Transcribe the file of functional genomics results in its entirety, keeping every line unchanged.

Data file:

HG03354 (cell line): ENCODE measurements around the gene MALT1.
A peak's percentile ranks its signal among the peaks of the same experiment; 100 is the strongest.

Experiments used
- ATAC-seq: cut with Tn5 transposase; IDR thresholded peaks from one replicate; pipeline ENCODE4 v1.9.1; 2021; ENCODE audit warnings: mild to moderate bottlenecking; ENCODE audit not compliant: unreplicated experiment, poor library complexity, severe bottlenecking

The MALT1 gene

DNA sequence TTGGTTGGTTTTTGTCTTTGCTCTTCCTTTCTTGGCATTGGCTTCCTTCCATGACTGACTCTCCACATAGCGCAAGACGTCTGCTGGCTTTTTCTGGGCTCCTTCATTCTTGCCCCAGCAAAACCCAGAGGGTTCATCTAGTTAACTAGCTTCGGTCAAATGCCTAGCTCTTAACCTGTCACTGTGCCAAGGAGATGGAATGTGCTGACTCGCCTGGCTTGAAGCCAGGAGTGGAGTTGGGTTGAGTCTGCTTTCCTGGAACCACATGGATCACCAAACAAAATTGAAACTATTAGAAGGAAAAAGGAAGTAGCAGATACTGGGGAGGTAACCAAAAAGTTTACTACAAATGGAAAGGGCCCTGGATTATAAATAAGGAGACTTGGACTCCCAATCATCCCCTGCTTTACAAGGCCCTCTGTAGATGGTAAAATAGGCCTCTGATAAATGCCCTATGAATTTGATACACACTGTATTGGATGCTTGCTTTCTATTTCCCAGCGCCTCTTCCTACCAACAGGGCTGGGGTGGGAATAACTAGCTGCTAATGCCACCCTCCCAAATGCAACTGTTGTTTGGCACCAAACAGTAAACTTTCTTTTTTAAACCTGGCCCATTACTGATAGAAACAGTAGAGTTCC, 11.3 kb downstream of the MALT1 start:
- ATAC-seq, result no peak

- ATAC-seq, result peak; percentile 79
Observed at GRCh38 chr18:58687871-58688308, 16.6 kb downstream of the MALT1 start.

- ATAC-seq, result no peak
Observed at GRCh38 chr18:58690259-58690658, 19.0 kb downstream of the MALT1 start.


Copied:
HG03354 (cell line): ENCODE measurements around the gene MALT1.
A peak's percentile ranks its signal among the peaks of the same experiment; 100 is the strongest.

Experiments used
- ATAC-seq: cut with Tn5 transposase; IDR thresholded peaks from one replicate; pipeline ENCODE4 v1.9.1; 2021; ENCODE audit warnings: mild to moderate bottlenecking; ENCODE audit not compliant: unreplicated experiment, poor library complexity, severe bottlenecking

The MALT1 gene

DNA sequence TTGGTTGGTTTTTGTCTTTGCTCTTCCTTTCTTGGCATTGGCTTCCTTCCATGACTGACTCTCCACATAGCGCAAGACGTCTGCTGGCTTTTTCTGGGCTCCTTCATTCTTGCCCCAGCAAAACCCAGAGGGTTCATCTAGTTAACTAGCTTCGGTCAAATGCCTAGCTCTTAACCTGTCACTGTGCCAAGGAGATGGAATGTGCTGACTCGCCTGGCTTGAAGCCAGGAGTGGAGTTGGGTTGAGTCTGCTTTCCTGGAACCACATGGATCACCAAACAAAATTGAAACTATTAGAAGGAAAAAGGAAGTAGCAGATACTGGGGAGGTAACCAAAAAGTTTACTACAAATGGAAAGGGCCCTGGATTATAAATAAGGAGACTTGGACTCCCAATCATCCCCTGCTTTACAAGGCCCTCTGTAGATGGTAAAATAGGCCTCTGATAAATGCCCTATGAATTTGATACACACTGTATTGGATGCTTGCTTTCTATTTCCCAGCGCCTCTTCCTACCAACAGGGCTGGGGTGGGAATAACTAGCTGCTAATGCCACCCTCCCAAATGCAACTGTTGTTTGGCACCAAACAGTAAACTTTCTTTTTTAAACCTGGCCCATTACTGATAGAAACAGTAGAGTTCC, 11.3 kb downstream of the MALT1 start:
- ATAC-seq, result no peak

- ATAC-seq, result peak; percentile 79
Observed at GRCh38 chr18:58687871-58688308, 16.6 kb downstream of the MALT1 start.

- ATAC-seq, result no peak
Observed at GRCh38 chr18:58690259-58690658, 19.0 kb downstream of the MALT1 start.